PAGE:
While Ghosn is no longer in Japan, after fleeing in a dramatic operation last year that made headlines around the world, opinion could weigh on minds in courtrooms across the country and in the world. -of the. It could affect, for example, the eventual extradition of two Americans, Michael Taylor and his son, Peter, who Japanese prosecutors say helped the executive sneak out of Japan.
Ghosn, a 66-year-old man of French, Lebanese and Brazilian nationality, led Japanese automaker Nissan for two decades, saving it from near bankruptcy.
He was arrested in November 2018 for breach of trust, misuse of company assets for personal gain, and violating securities laws by not fully disclosing his compensation. He denies wrongdoing.
Last December, Ghosn fled Japan to Lebanon while on bail pending trial, which means his case will not continue in Japan. Interpol has issued a wanted notice but his extradition from Lebanon is unlikely.
The five-member task force of independent experts called on Japan to ensure a “full and independent investigation” into Ghosn’s detention and called on the government “to take appropriate action against those responsible for the violation of his rights. ”
The task force said that “the appropriate remedy would be to grant Mr. Ghosn an enforceable right to compensation and other remedies.”
The opinions of the working group are not binding on countries but are intended to ensure that they respect their own human rights commitments. One of his earlier rulings concerned the case of Wikileaks founder Julian Assange, who was also believed to have seen his human rights violated.
The panel, which is independent from the United Nations, noted a series of allegations by Ghosn and his representatives, such as being subjected to solitary confinement and lengthy interrogations day and night, and denied access to pleadings. His team claimed that Ghosn’s interrogations were aimed at extracting a confession.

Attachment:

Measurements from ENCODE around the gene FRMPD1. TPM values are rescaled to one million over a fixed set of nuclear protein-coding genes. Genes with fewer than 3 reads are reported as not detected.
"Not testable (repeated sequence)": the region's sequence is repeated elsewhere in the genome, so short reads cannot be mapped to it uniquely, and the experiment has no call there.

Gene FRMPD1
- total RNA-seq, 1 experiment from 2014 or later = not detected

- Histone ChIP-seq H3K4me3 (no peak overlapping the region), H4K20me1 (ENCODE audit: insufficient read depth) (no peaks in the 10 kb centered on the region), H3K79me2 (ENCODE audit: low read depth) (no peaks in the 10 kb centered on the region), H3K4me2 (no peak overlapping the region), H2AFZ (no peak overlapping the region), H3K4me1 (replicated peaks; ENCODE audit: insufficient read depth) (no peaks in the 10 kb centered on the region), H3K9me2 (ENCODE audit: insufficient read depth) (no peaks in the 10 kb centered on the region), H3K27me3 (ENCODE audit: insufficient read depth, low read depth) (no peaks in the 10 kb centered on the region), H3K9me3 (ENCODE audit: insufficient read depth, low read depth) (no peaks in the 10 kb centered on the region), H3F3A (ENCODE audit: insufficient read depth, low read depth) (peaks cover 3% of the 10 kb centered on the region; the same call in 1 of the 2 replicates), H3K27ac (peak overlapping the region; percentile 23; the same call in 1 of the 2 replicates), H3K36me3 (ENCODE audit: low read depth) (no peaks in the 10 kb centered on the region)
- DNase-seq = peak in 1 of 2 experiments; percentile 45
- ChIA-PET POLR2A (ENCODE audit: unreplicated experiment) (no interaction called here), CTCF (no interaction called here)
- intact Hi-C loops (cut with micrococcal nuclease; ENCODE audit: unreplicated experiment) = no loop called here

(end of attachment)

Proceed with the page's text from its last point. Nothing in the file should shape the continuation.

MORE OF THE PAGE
The Japanese system has been repeatedly criticized by human rights defenders. The panel raised previous concerns about Japan’s so-called “daiyo kangoku” detention and interrogation system which is heavily confessed and could expose detainees to torture, ill-treatment and coercion.
Japan’s Foreign Ministry said in a statement that the government had applied “proper procedures” to the case and could not provide full information to the task force before a trial began. For this reason, the ministry said it would be inappropriate for the task force to make a decision on the Ghosn case “on the basis of limited information and biased allegations” from him and his team.
“The opinion is completely unacceptable and is not legally binding,” the ministry statement said. He also warned that the opinion could set a dangerous precedent and “encourage those who stand trial to accept the idea that flight can be justified and prevent the achievement of justice and the proper functioning of the criminal justice system in each country “.
“Japan can in no way accept the opinion of the Working Group on the case of the accused Carlos Ghosn”, he added.
Ghosn alleges a conspiracy
Ghosn’s attorney, Jessica Finelle, praised the panel’s “courageous” decision and said its members had been “tough on the Japanese legal system” and the way the Japanese authorities had treated Mr. Ghosn, “in particular , repeatedly violating his presumption of innocence, presenting him as guilty, orchestrating two of his arrests with the media… ”
She said Ghosn was “very happy” and “relieved” of this opinion.
He “is sort of regaining his dignity because he was humiliated during the period of detention in Japan,” she said.
Ghosn accused Nissan and Japanese officials of conspiring to bring him down to block Nissan’s fuller integration with its French alliance partner Renault SA from France.
Ghosn’s lawyers filed a petition with the task force in March last year, calling for its role to review cases in which governments have allegedly wrongly detained individuals under international human rights conventions. ‘man.
Its members refused to speak to journalists about opinion, the UN human rights office said.